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Home / UK dangles carrot at Namibian asylum seekers 

UK dangles carrot at Namibian asylum seekers 

2023-08-02  Otniel Hembapu

UK dangles carrot at Namibian asylum seekers 

In its sustained quest to reduce the inflow of migrants, the United Kingdom government has offered Namibian asylum seekers reintegration packages of about N$68 000 (£3 000) to return home. The deal has also been extended to those living illegally in the UK’s territory.

The latest offering is contained in a communique sent on Monday by the UK Home Office to the Namibian High Commission in London. 

In it, the UK government assured its preparedness to pay Namibian asylum seekers reintegration incentives of around £3 000 per person, provided that they voluntarily agree to return to Namibia. 

“The United Kingdom Home Office has advised the High Commission formally that they are ready to provide assistance, for any Namibian national in the UK with no legal immigration status or without the right to remain in the UK, and who wishes to return to Namibia voluntarily. 

“The voluntary return services will provide support to plan your departure, offer a dignified route of return, help you leave quickly or giving you enough time to make suitable arrangements, help you get a travel document (this is with the assistance of the High Commission), cover the cost of your return flight and provide reintegration packages of up to £3 000 per person,” reads part of the missive seen by New Era.

It is dated 31 July 2023. 

Hundreds of Namibian asylum seekers are scattered all across major centres of the UK, which consists of England, Scotland, Wales and Northern Ireland.

However, the UK’s latest offering is in sharp contrast to what the Otjisuta Otjetu Oveni Foundation is proposing.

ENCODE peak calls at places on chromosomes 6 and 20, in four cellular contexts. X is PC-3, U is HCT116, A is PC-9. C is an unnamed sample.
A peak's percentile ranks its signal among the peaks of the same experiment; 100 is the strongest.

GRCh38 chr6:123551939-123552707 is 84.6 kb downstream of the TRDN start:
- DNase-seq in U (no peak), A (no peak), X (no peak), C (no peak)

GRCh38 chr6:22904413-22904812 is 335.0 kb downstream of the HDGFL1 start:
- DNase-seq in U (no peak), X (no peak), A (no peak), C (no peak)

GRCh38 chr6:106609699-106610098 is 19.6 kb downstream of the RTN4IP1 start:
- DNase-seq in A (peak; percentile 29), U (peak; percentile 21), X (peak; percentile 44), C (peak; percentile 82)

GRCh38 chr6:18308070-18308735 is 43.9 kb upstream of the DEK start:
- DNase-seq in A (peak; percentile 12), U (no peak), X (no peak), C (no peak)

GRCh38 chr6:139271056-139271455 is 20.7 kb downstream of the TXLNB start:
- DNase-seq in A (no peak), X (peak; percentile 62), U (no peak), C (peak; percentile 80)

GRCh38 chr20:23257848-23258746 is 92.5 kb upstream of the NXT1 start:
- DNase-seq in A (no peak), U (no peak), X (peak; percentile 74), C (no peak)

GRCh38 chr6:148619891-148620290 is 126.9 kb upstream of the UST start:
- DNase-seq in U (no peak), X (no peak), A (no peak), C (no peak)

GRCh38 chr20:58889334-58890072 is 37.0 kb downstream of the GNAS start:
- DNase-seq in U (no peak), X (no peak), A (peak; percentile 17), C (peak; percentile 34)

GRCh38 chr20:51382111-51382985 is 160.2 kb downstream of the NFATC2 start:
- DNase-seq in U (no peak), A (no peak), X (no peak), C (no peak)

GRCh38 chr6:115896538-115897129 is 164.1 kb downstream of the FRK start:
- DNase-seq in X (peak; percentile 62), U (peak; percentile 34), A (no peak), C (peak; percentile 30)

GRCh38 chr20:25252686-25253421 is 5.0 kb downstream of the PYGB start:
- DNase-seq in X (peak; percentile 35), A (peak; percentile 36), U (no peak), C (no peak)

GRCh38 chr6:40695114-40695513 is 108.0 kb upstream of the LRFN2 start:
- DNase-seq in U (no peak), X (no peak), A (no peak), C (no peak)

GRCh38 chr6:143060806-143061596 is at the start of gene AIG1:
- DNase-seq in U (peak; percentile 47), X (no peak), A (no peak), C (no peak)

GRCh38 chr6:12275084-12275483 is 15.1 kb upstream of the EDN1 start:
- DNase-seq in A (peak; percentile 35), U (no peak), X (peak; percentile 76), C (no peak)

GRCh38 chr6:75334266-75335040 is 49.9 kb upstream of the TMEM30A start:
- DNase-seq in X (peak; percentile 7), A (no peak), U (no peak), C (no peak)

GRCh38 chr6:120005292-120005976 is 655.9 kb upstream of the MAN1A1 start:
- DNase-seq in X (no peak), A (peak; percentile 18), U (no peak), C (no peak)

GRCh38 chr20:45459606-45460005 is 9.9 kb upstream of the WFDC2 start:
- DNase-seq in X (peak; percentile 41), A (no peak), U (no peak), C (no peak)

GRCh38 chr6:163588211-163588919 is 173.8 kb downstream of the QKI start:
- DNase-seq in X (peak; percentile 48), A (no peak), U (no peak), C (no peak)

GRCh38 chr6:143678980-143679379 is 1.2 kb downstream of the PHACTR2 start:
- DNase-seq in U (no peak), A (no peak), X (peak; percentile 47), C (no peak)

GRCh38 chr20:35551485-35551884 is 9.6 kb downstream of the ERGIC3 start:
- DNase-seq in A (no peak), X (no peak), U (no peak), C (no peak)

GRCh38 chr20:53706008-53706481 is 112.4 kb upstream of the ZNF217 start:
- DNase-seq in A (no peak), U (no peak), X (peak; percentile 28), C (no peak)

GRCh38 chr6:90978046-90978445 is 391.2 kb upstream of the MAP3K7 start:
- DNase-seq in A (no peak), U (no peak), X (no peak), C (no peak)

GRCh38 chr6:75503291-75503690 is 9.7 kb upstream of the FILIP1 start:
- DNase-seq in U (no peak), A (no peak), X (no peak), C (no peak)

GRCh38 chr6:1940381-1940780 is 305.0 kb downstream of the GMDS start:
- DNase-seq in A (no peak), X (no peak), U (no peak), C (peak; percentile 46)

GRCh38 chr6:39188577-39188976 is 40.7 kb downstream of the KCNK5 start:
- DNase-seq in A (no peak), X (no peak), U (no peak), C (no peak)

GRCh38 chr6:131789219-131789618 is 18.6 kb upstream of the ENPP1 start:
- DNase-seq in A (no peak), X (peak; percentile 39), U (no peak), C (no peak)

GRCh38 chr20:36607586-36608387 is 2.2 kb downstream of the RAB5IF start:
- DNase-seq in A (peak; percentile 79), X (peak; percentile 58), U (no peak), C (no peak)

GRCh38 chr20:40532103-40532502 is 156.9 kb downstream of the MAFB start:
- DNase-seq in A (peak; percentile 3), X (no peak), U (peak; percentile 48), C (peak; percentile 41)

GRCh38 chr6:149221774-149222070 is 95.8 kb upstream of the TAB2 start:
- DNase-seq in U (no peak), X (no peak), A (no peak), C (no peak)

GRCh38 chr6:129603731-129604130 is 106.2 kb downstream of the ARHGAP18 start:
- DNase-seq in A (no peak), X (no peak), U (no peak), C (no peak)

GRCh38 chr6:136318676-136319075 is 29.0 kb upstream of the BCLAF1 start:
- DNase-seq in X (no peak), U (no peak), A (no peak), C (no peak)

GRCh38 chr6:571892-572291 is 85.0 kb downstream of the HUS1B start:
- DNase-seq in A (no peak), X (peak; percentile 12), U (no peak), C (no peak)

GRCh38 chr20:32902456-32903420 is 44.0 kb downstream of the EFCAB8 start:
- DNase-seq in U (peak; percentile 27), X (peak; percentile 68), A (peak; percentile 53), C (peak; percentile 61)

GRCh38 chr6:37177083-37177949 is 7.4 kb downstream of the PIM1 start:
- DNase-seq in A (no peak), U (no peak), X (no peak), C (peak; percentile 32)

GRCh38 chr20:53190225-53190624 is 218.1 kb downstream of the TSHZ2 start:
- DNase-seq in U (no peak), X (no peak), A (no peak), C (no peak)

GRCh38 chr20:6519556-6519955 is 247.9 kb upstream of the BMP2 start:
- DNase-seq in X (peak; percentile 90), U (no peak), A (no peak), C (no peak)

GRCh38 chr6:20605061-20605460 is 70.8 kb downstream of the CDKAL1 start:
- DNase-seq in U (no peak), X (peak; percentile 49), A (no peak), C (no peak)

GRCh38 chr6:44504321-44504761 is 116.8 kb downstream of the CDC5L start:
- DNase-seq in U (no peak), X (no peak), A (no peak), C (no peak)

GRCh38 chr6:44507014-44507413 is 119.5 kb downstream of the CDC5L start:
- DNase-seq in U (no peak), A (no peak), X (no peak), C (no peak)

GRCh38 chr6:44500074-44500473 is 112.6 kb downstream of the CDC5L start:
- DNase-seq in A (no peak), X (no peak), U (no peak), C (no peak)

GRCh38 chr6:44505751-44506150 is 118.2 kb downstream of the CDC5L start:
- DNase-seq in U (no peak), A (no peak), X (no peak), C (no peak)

The foundation, which is registered with BIPA as a non-profit organisation, was founded with the sole aim of protecting the interests and rights of over 1 200 Namibian asylum seekers in the UK. 


The foundation is proposing that the UK government should rather commit to pay each returning asylum seeker an amount of about N$244 000, which the foundation strongly feels will be adequate to enable the returnees to become self-employed, pursue academic opportunities and cover healthcare once back home. 

Otjisuta Otjetu Oveni Foundation is further proposing that the return of asylum seekers should be coordinated through a two-year initiative in conjunction with the UK government.

“In doing so, the initiative will help to maintain the integrity of the UK immigration system. The project will meet the requirements to comply with the statutory child safeguarding duty under Section 55 of the Borders, Citizenship and Immigration Act 2009. The project will complete 1 200 formal engagement events with affected asylum seekers and family units that have no lawful right to remain in the UK or if they have indicated they wish to leave the UK voluntarily. 

“The main focus should be to encourage families to return voluntarily through use of the Voluntary Returns Service (VRS), which includes a financial package used to access education, healthcare, training, accommodation etc., and allows families to have control over their return, affording them dignity, and safeguarding children. The proposed project will provide 24 months’ support for 1 200 deported/returned and resettled asylum seekers to Namibia to ease their integration into their communities and the Namibian society. The aim is to support 600 beneficiaries per year over the course of the two-year project,” the foundation proposed. 

The recent developments come less than two weeks since the British government decided to revoke its visa-free entry for Namibia, citing the gesture’s abuse. 

Four months ago, New Era reported that wheels were in motion in the United Kingdom (UK) to change Namibia’s status due to purported abuse of asylum and other immigration laws. 

“The UK government has announced today (19 July 2023) that, with immediate effect, all Namibian nationals will need a visa before travelling to the UK, including to visit,” read part of the statement issued by the British High Commission in Windhoek.

The decision to impose a visa regime was made due to a sustained and significant increase in the number of UK asylum applications from Namibian nationals at UK borders since 2016. 

“This constitutes an abuse of the provision to visit the UK for a limited period as non-visa nationals.”

Caption: Euros…The UK government has offered Namibian asylum seekers N$68 000 (£3 000) to return home. 

Photo: Contributed 



2023-08-02  Otniel Hembapu

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